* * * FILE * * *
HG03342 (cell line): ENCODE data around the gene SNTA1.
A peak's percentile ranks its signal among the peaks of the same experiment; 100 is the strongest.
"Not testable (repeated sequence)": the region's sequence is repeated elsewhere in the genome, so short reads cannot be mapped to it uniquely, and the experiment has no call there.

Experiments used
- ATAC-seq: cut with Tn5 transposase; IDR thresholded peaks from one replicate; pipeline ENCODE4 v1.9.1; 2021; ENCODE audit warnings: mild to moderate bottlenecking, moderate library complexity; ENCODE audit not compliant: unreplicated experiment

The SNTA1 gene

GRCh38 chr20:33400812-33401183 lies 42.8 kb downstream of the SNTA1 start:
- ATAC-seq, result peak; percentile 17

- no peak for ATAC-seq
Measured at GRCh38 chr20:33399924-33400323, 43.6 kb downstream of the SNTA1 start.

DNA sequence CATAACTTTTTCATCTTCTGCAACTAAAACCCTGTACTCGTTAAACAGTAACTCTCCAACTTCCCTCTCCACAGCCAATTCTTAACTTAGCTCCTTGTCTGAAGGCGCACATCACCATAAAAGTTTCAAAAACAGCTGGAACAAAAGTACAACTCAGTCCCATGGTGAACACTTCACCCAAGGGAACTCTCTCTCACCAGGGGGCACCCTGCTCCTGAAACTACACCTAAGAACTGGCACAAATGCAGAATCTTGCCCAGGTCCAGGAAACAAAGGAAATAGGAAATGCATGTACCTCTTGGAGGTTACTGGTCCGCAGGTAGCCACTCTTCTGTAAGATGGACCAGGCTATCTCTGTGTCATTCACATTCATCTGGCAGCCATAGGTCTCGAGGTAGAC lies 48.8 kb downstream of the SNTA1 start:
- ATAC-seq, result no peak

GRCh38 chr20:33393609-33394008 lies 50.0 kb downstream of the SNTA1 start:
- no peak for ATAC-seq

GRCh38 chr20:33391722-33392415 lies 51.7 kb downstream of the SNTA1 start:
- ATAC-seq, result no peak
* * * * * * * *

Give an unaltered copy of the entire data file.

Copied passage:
HG03342 (cell line): ENCODE data around the gene SNTA1.
A peak's percentile ranks its signal among the peaks of the same experiment; 100 is the strongest.
"Not testable (repeated sequence)": the region's sequence is repeated elsewhere in the genome, so short reads cannot be mapped to it uniquely, and the experiment has no call there.

Experiments used
- ATAC-seq: cut with Tn5 transposase; IDR thresholded peaks from one replicate; pipeline ENCODE4 v1.9.1; 2021; ENCODE audit warnings: mild to moderate bottlenecking, moderate library complexity; ENCODE audit not compliant: unreplicated experiment

The SNTA1 gene

GRCh38 chr20:33400812-33401183 lies 42.8 kb downstream of the SNTA1 start:
- ATAC-seq, result peak; percentile 17

- no peak for ATAC-seq
Measured at GRCh38 chr20:33399924-33400323, 43.6 kb downstream of the SNTA1 start.

DNA sequence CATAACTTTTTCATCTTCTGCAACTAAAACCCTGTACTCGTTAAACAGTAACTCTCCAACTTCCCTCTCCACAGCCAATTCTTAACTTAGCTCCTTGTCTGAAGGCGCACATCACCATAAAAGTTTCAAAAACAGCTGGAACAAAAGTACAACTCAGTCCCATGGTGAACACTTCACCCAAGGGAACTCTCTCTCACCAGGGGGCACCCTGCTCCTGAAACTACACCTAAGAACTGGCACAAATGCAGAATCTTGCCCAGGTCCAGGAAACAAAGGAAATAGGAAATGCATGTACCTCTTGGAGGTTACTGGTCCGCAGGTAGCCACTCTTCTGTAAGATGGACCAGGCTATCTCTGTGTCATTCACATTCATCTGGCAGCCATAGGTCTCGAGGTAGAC lies 48.8 kb downstream of the SNTA1 start:
- ATAC-seq, result no peak

GRCh38 chr20:33393609-33394008 lies 50.0 kb downstream of the SNTA1 start:
- no peak for ATAC-seq

GRCh38 chr20:33391722-33392415 lies 51.7 kb downstream of the SNTA1 start:
- ATAC-seq, result no peak